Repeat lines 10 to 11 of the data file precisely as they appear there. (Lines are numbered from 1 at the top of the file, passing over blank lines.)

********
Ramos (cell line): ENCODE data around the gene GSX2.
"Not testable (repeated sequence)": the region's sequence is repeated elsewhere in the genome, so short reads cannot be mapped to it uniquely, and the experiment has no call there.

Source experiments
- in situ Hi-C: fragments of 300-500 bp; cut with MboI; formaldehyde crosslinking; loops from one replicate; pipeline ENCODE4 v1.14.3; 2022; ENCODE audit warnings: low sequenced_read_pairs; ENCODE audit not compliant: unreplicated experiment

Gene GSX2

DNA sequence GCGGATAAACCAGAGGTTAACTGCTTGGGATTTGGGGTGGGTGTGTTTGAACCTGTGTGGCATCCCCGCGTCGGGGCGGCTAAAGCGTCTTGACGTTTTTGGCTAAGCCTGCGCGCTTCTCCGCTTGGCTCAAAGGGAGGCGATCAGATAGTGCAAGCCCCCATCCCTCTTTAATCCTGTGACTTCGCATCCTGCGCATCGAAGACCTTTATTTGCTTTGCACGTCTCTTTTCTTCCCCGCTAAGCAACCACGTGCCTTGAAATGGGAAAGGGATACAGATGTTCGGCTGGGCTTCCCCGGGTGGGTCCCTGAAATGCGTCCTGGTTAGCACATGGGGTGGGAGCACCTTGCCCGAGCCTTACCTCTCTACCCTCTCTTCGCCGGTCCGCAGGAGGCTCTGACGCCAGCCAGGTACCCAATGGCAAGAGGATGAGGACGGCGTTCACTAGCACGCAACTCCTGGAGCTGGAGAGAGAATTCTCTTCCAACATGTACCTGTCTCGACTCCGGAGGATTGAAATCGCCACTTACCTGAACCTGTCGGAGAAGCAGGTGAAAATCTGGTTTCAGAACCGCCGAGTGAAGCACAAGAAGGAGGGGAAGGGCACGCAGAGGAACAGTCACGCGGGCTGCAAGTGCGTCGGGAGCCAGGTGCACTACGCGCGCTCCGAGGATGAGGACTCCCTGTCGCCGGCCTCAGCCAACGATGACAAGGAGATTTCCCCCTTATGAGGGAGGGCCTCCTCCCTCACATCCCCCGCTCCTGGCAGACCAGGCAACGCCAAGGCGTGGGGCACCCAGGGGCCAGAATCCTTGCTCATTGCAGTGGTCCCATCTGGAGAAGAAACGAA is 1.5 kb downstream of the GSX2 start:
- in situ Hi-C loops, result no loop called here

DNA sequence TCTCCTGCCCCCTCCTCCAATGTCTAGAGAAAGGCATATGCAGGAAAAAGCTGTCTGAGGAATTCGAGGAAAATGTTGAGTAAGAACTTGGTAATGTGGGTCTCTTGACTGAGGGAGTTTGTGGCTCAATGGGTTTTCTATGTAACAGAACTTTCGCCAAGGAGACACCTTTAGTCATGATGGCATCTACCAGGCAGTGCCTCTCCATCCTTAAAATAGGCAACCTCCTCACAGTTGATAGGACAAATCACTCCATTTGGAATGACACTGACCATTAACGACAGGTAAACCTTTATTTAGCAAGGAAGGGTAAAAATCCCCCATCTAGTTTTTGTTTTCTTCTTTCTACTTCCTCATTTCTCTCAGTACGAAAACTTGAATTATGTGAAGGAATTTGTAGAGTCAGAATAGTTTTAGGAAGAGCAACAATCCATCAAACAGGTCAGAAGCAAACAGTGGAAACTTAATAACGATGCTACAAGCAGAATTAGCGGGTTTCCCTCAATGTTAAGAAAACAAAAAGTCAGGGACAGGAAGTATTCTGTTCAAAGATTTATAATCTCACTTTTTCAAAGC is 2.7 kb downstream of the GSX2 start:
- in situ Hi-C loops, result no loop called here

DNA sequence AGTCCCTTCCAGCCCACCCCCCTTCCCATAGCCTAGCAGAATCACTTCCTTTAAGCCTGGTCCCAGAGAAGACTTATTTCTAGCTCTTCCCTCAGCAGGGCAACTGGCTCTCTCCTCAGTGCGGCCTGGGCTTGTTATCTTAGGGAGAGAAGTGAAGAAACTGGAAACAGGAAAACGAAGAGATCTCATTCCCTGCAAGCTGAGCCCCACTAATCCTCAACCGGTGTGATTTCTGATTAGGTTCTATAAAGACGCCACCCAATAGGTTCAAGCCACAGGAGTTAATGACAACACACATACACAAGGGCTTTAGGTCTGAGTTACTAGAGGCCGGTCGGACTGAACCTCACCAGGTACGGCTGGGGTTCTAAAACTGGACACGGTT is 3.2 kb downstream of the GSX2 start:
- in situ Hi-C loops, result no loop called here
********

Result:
DNA sequence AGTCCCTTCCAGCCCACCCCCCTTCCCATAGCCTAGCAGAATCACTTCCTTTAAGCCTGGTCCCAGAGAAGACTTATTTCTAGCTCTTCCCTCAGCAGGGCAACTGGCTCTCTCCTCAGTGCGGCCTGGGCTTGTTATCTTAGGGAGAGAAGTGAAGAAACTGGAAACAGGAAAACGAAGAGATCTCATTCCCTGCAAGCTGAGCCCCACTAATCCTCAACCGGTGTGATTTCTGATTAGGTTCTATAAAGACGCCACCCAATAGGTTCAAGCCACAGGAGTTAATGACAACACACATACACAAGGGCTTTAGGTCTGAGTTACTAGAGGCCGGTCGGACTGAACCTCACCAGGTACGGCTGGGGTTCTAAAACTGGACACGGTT is 3.2 kb downstream of the GSX2 start:
- in situ Hi-C loops, result no loop called here